Putting It All Together: Stanley Milgram and the Banality of Evil 52

3 Construing The Social World 59

Subjectivist Considerations in Objective Behaviorism 60

Relativity in Judgment and Motivation Phenomena 62

Some Nonobvious Motivational Consequences of Reward 65

The Construal Question in Social Psychology 67

Solomon Asch and the "Object of Judgment" 69

Partisanship and Perception 72

The Tools of Construal 75

The Attribution Process 77

Normative and Descriptive Principles of Causal Attribution 78

Attributions Regarding the Self 19

Failure to Allow for the Uncertainties of Construal 82

The False Consensus Effect 83

Overconfident Social and Personal Predictions 86

Situational Construal and the Fundamental Attribution Error 87

4 The Search For Personal Consistency 90

An Overview of Conventional Theories of Personality 91

The Scientific Findings and the Debate 94

The Challenge of 1968 95

Empirical Studies of Cross-Situational Consistency 96

Implications of the Empirical Challenge 100

Professional Responses to the Challenge of 1968 102

Bern's Revival of the Nomothetic-Idiographic Distinction 102

Methodological Objections and Alternative Empirical Approaches 105

Epstein's Claims for the Power of Aggregation 107

Making Sense of "Consistency" Correlations 109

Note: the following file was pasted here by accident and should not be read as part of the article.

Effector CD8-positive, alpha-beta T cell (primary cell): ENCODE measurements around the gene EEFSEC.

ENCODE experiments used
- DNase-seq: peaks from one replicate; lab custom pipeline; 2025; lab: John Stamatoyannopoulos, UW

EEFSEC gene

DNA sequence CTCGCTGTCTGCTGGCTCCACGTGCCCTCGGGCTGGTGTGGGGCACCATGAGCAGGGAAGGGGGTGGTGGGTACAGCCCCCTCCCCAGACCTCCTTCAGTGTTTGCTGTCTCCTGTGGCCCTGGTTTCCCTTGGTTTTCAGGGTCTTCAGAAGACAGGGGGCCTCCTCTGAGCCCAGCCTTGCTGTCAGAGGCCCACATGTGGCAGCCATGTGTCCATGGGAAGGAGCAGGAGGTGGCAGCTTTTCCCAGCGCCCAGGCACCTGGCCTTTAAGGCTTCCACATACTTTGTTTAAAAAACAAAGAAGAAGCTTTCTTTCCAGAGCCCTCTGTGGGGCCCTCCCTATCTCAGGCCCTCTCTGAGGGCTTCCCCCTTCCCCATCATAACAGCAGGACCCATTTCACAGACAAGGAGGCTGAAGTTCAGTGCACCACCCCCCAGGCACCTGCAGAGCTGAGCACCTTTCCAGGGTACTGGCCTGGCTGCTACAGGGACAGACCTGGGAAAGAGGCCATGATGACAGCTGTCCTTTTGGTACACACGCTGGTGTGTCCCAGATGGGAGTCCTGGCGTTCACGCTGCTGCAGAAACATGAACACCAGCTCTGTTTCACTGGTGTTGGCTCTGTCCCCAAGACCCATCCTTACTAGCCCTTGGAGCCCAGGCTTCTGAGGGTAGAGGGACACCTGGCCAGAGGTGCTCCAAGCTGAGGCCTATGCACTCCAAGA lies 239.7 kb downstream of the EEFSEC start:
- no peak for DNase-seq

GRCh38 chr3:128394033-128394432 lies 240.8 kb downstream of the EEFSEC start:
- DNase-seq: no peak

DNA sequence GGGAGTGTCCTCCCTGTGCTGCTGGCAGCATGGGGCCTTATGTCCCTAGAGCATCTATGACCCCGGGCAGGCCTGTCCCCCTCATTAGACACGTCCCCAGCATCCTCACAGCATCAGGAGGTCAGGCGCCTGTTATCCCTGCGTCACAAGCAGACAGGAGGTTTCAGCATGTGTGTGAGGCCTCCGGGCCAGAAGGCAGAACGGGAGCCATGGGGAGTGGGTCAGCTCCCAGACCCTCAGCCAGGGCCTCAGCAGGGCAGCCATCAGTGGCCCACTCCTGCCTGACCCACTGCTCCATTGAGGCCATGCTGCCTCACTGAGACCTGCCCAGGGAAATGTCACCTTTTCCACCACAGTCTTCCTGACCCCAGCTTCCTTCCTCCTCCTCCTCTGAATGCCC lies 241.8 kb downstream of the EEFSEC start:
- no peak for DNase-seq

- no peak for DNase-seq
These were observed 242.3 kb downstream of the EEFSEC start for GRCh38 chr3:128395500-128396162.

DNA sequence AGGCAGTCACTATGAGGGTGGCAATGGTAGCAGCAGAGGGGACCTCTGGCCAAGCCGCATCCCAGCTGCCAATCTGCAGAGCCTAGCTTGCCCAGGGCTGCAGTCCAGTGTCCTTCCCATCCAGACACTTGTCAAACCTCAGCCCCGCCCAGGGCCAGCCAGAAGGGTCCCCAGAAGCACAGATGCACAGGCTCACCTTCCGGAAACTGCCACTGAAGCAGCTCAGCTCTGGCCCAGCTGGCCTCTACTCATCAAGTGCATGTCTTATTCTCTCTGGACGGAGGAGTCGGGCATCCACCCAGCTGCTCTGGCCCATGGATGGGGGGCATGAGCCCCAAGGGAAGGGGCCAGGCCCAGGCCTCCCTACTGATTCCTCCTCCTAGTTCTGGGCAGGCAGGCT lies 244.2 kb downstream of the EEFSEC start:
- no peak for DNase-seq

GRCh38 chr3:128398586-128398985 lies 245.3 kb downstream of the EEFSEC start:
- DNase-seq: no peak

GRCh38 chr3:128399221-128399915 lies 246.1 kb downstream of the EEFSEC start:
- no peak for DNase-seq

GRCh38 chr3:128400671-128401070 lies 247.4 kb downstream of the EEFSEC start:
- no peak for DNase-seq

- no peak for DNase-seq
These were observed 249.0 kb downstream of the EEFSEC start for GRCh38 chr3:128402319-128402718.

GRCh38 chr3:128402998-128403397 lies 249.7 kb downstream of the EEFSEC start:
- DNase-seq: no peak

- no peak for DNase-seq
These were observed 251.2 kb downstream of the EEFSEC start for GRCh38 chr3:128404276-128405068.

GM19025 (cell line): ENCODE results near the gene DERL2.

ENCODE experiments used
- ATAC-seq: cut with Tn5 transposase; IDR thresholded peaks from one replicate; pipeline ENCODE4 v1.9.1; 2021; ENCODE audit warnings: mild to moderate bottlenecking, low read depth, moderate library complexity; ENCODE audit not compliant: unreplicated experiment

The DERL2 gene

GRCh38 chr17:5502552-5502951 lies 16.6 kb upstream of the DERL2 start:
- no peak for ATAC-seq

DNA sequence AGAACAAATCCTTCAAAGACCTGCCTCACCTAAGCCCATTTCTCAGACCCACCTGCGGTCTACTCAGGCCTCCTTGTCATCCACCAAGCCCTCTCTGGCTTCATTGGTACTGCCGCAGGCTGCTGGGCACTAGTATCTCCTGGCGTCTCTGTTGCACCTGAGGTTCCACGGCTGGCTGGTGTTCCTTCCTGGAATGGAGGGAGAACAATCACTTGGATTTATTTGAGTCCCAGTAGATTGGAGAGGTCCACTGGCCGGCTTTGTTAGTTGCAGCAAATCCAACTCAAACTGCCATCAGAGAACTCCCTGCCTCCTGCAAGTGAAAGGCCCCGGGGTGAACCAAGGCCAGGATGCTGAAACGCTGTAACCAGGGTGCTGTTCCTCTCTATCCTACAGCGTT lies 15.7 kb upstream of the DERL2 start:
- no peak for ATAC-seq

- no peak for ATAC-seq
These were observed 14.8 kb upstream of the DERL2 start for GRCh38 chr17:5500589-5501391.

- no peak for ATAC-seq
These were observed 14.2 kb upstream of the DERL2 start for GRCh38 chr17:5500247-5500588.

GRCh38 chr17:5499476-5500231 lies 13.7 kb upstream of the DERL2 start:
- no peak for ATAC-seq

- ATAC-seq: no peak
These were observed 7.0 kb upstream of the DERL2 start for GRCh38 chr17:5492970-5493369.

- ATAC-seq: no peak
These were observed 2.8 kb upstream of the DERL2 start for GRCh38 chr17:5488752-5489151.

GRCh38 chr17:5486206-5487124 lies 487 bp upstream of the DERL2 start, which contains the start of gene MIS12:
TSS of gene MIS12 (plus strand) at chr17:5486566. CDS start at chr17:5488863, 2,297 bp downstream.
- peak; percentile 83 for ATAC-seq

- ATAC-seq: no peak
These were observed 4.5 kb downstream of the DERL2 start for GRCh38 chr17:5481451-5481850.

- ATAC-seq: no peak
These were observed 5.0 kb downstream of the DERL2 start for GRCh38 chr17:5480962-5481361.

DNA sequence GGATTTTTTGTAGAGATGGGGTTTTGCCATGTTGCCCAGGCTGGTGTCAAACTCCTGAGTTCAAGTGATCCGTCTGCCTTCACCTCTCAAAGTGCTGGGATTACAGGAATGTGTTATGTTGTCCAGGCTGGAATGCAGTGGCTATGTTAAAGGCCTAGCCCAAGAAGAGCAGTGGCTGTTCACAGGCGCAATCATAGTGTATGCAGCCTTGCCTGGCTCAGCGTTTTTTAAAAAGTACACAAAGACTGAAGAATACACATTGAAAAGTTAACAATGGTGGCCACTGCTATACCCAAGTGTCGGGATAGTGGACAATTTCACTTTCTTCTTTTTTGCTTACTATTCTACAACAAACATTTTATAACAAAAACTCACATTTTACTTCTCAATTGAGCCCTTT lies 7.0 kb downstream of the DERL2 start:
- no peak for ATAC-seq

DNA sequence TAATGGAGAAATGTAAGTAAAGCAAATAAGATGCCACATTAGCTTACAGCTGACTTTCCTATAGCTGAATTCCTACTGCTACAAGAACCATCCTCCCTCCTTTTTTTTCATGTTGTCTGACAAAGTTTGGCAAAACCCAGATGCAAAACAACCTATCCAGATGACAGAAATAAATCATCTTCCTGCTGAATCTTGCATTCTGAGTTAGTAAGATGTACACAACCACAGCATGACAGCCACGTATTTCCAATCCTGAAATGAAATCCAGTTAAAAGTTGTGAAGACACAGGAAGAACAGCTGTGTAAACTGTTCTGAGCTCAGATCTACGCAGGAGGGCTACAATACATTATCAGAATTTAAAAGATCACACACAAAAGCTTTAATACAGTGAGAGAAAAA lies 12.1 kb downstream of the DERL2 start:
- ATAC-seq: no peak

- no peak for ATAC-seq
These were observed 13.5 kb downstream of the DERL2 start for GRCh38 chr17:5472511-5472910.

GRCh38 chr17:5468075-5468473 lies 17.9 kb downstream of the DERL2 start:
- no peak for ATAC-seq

Predictions Based on Single Observations 111

Predictions Based on Multiple Observations 114

The Relative Likelihood of Extreme Behaviors 116

5 Lay Personologyand Lay Social Psychology 119

Qualitative Aspects of Lay Personality Theory 120

Quantitative Aspects of Lay Personality Theory 122

Lay Dispositionism and the Fundamental Attribution Error 125

Inferring Dispositions from Situationally Produced Behavior 126

Slighting the Situation and Context in Favor of Dispositions 128

Overconfidence in Predictions Based on Dispositions 133

Dispositionism and the Interview Illusion 136

When Are Dispositional Data Useful? 138

The Sources of Lay Dispositionism 139

Perception and the Dispositionist Bias 139

Differing Causal Attributions for Actors and Observers 140

Construal and the Dispositionist Bias 141

Statistics and the Dispositionist Bias 142

How Could We Be So Wrong? 143

6 The Coherence Of Everyday Social Experience 145

Scientific Disentangling versus Real-World Confounding 147

Scientific Disentangling of Person and Situation 148

Real-World Confounding of Person and Situation 149

Audience-Induced Consistency and Predictability 150